5 people suffered personal injury in a steam pipe explosion in Manhattan last Thursday. The injuries were minor but nearby tenants were worried about the effect of possible asbestos exposure as the explosion produced a thick geyser of white smoke and debris that contained asbestos. The pipe that exploded was installed in 1932 at a time when asbestos was used as a component for the thermal insulation around the pipe. It was banned in the 1970 after studies demonstrated that exposure to the substance could lead to serious health problems including lung cancer.
In the afternoon following the explosion Mayor de Blasio confirmed that the steam line pipe was contaminated with asbestos and that authorities were concerned about whether any debris entered into buildings or into air conditioning systems. Streets were closed to the public around the explosion area on Fifth Avenue in Manhattan’s Flatiron district and 49 buildings were evacuated so that the area could be fully decontaminated.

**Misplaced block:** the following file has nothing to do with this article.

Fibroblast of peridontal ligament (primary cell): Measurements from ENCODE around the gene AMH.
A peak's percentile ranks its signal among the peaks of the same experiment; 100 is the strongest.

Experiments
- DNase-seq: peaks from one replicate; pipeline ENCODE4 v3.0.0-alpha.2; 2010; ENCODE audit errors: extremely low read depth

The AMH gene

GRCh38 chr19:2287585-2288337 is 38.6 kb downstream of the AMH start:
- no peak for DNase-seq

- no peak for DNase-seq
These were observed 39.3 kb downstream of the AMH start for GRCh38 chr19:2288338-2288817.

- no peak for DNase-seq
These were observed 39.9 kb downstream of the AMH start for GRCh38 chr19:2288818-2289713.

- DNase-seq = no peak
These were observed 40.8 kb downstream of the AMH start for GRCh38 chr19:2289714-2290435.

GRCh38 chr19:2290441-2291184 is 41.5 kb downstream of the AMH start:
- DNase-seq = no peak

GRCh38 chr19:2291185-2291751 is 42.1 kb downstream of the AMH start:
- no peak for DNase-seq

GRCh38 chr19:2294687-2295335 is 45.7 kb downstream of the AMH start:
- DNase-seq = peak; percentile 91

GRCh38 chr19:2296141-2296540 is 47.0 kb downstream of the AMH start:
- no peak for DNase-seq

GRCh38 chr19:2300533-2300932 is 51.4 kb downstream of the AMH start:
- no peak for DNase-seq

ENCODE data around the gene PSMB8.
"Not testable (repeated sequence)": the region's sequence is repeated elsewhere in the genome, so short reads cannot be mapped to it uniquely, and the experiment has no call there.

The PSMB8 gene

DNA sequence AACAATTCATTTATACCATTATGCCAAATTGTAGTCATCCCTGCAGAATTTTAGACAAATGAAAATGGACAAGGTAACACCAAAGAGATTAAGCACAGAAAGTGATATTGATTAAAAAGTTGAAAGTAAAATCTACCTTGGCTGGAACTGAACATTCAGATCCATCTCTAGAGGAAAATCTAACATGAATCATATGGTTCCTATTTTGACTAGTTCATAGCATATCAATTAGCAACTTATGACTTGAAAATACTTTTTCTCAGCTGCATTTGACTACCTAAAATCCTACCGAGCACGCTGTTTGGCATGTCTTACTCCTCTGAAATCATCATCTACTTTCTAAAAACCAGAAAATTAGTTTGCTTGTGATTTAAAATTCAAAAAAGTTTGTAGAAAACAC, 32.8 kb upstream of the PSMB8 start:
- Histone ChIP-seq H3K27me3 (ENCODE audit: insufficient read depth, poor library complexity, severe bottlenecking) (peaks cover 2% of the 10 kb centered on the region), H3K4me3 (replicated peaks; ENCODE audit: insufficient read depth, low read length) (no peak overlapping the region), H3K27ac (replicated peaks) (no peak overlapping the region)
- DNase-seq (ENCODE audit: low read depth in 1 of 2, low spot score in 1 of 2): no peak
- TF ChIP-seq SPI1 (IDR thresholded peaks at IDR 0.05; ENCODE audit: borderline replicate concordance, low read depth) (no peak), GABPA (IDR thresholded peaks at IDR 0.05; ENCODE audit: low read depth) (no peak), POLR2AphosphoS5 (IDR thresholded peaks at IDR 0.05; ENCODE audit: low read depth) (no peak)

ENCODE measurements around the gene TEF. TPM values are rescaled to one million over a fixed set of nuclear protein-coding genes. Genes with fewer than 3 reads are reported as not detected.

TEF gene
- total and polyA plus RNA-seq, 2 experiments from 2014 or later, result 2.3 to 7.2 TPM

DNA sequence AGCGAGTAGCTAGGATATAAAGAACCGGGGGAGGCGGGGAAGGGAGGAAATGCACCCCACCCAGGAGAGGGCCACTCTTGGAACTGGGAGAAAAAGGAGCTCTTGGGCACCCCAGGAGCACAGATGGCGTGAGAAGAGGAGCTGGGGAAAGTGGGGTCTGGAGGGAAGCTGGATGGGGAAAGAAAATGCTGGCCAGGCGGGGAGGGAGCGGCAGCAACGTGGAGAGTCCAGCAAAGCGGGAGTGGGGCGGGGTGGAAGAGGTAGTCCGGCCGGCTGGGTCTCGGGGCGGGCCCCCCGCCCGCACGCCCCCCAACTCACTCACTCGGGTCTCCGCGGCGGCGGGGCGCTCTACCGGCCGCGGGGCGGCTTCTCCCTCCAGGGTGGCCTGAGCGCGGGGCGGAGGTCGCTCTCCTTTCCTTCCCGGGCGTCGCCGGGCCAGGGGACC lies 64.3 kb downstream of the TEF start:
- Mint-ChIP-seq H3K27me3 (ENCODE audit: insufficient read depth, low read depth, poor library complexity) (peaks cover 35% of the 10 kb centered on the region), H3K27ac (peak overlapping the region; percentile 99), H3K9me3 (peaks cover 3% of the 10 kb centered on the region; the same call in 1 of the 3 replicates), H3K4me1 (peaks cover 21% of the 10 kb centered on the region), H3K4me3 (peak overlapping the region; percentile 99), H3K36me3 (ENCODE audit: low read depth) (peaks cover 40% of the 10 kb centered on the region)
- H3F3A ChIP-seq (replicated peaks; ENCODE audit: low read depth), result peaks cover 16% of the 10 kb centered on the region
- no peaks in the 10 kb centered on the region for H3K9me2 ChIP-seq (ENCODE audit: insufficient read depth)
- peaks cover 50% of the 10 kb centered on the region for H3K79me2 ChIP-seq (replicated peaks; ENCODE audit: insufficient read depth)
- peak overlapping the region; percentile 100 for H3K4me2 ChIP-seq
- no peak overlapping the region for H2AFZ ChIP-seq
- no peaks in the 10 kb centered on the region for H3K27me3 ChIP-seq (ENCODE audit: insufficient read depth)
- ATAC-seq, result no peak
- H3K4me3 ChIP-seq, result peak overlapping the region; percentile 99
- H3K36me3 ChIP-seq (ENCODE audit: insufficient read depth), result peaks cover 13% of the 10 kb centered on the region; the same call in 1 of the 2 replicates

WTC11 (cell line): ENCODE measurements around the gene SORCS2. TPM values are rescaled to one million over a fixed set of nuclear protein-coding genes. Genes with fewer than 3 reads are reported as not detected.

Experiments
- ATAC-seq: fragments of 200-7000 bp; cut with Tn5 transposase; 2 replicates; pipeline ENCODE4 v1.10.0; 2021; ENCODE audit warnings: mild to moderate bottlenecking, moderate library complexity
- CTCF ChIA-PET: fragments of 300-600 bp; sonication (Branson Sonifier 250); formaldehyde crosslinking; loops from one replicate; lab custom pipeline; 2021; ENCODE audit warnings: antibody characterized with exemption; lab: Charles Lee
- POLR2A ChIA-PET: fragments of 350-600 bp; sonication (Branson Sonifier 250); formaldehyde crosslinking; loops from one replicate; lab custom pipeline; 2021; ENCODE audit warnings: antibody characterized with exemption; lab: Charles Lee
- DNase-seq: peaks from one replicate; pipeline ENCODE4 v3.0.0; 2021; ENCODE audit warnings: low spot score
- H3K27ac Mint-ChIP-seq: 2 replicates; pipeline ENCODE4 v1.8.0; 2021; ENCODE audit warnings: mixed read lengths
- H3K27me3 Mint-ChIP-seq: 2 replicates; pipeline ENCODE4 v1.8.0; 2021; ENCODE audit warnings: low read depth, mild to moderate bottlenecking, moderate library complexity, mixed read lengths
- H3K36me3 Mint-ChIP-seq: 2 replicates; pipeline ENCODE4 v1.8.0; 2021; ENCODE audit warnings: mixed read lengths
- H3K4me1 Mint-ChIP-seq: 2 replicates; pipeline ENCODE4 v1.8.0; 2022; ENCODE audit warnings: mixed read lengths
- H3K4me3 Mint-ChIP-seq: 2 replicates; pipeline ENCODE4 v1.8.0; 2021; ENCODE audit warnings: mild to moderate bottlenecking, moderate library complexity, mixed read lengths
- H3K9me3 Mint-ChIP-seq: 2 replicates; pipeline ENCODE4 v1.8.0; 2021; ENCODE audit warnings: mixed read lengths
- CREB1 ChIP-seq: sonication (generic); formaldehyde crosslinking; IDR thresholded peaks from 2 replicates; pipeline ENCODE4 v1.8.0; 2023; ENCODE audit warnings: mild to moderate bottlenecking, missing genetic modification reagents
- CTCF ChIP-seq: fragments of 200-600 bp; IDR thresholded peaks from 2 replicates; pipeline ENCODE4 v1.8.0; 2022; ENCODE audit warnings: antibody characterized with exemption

According to Dr. Norman Edelman, a pulmonologist interviewed by the New York Times, the health risk associated with a one time exposure to asbestos are minimal. Its chronic exposure, over years or decade that is the real danger.
Massive decontamination work still ongoing
Among the 500 people who were displaced following the explosion, many of them were still not authorized to get back to their home or businesses as decontamination teams were continuing to clean up the area. Asbestos cleaning is a very slow and painstaking project. Swab tests have to be effectuated on building surfaces and if any of them are contaminated with asbestos, the Department of Environmental Protection has to seal the area before proceeding to decontamination. Carpets and upholstery may have to be removed and destroyed.
So far 9 buildings have been cleared for occupancy and more buildings were set to reopen on Monday.